Breeding methods for the development of commercial F1 hybrid cultivars: two-way (A), three-way (B) and four-way (C) F1 hybrids with inbreeding progression in case of selfing and full-sibling crosses (D) and large-scale hybridization and F1 female-seed production (E).

5. Advances in Cannabis Genomics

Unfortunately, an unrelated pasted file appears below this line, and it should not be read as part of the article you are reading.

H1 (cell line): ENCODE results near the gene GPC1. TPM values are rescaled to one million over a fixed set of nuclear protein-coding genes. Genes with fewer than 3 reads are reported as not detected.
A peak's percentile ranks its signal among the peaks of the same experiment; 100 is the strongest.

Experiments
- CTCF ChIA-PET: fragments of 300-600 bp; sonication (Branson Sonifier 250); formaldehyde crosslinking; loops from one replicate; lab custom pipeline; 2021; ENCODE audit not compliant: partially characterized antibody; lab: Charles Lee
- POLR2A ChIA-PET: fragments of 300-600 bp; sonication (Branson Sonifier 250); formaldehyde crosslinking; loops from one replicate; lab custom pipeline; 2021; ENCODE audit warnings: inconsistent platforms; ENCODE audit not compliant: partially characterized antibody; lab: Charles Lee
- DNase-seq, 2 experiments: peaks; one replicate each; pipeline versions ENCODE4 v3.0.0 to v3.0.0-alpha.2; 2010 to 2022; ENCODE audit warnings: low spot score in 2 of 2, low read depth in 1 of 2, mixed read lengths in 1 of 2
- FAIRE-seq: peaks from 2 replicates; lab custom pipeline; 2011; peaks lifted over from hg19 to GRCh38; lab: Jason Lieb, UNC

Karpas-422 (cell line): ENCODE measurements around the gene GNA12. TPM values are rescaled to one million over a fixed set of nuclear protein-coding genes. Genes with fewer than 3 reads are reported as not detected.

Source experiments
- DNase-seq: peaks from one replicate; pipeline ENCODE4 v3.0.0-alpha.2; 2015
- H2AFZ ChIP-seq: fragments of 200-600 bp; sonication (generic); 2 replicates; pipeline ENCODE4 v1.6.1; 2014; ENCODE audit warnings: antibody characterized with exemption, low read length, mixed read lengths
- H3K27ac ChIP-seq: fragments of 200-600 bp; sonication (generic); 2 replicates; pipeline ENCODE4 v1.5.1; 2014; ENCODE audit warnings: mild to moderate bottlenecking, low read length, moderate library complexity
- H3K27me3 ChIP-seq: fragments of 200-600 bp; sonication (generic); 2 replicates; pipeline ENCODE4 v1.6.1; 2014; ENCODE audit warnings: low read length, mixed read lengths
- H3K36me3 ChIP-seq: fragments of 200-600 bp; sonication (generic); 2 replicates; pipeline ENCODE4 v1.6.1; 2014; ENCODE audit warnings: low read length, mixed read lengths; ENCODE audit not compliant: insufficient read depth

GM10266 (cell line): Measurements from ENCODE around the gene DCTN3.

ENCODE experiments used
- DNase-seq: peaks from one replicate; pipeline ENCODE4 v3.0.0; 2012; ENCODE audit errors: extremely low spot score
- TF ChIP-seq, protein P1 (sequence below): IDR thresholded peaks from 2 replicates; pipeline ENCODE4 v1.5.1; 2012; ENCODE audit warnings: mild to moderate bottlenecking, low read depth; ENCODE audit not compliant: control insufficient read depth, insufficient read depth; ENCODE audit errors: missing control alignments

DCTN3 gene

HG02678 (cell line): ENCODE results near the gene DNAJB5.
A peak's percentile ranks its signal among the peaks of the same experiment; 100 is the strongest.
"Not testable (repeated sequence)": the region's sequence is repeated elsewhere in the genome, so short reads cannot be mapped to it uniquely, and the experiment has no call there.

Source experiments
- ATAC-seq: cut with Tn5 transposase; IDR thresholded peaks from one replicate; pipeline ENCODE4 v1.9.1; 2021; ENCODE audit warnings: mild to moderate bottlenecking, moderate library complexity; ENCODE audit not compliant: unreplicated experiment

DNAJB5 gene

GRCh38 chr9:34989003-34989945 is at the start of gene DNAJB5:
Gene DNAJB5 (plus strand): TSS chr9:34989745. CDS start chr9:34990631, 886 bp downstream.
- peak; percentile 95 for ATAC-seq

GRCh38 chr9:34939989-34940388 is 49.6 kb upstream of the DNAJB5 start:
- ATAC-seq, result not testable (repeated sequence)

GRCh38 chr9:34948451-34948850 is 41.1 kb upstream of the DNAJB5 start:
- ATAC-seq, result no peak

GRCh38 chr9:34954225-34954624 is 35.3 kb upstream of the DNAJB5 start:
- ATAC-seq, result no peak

Since the advent of genomics applied to crop plant species, breeding methods conventionally used for the development of new varieties were rearranged and readapted, as for many traits selection can be assisted by molecular markers. In particular, both simple- and multiple-locus genotyping approaches proved their utility for improving the overall genetic stability and uniformity of cultivated populations as well as for pyramiding specific genes that control resistance or tolerance to both biotic and abiotic stresses. In addition to large panels of molecular markers useful for genotyping purposes, several next-generation platforms for genome sequencing and new biotechnological techniques for gene editing are nowadays available in many crop plant species. These molecular tools allow scientists to better characterize and estimate the breeding value of plant individuals and populations using lab analyses, materials which are then used by breeders for field trials to select the superior and ideal phenotypes showing distinctiveness, uniformity, and stability.